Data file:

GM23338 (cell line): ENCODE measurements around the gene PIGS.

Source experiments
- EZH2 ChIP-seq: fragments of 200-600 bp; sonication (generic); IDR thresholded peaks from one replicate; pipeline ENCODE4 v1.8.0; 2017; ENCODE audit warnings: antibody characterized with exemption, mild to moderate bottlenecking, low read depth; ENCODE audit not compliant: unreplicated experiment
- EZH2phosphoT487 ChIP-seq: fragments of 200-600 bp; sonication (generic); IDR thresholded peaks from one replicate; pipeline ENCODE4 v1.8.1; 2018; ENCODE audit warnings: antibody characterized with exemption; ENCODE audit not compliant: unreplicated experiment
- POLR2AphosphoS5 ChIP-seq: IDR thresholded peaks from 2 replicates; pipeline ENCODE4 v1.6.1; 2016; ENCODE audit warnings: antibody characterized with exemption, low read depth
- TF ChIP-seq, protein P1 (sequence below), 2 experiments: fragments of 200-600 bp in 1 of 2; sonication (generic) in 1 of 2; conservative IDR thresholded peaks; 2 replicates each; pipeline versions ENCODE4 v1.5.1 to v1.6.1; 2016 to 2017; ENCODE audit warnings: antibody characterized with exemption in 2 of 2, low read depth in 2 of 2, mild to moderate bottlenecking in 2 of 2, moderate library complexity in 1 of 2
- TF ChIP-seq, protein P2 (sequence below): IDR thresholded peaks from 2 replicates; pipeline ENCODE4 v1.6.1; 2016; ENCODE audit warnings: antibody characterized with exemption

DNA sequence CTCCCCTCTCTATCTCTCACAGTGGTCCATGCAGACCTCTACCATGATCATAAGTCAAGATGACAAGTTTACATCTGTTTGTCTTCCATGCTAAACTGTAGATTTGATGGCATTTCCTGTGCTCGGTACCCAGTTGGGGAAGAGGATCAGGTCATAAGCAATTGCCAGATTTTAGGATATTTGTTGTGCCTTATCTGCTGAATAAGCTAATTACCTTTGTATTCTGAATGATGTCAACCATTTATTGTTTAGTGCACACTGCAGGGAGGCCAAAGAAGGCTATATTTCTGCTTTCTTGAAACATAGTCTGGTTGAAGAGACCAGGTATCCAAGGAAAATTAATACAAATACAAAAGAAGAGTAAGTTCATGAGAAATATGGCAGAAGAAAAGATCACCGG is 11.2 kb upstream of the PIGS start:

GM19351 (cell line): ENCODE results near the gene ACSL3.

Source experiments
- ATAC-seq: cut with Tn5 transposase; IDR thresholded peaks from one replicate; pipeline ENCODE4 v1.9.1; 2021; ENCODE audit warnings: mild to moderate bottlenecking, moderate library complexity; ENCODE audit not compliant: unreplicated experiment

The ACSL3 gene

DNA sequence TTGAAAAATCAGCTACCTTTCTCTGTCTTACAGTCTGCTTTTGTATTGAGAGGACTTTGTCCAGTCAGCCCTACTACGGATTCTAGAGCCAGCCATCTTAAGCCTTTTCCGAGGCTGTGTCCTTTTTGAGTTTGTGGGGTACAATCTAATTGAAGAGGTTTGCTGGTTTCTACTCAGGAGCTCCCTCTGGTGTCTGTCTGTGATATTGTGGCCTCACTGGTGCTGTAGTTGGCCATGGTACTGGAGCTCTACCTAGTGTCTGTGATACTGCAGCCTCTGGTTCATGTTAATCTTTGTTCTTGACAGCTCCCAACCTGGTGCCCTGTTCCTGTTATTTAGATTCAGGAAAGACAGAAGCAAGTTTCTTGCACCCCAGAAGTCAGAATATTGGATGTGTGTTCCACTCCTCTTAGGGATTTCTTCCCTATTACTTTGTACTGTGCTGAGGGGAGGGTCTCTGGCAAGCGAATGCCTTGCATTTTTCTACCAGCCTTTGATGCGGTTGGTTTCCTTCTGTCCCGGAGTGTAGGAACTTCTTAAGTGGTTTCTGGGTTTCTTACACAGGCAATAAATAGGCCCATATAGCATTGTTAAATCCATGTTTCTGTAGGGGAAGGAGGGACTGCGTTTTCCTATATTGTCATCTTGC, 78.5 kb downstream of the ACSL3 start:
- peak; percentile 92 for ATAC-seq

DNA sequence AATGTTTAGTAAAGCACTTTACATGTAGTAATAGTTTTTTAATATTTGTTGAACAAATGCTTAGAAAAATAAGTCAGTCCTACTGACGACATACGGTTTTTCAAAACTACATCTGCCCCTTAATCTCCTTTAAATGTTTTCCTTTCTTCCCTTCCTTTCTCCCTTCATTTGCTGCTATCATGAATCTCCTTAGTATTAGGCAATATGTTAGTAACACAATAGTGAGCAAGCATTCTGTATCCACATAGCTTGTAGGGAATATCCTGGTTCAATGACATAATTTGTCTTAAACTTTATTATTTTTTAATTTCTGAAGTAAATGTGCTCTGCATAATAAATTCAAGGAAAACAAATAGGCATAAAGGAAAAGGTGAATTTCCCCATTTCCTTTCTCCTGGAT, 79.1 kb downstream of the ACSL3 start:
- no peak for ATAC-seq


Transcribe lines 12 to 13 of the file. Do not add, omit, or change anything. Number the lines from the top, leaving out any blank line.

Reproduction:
The ACSL3 gene

DNA sequence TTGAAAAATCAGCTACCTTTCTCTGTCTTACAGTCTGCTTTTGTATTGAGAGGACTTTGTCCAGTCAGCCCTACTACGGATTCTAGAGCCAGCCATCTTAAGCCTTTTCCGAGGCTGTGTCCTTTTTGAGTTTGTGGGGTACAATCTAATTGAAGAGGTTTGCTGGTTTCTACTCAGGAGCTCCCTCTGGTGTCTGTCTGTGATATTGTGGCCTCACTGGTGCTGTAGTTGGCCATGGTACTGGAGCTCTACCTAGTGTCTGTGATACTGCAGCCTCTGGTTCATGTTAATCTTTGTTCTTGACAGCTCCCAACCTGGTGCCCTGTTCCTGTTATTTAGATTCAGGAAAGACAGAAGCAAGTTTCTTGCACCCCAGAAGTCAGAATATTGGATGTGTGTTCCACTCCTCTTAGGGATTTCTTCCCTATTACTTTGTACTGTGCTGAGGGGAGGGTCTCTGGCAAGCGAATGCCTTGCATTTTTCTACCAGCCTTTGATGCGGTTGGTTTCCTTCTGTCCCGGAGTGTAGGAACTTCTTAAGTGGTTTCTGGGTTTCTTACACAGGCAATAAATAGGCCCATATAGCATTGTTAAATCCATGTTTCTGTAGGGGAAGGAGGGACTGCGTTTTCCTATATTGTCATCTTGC, 78.5 kb downstream of the ACSL3 start: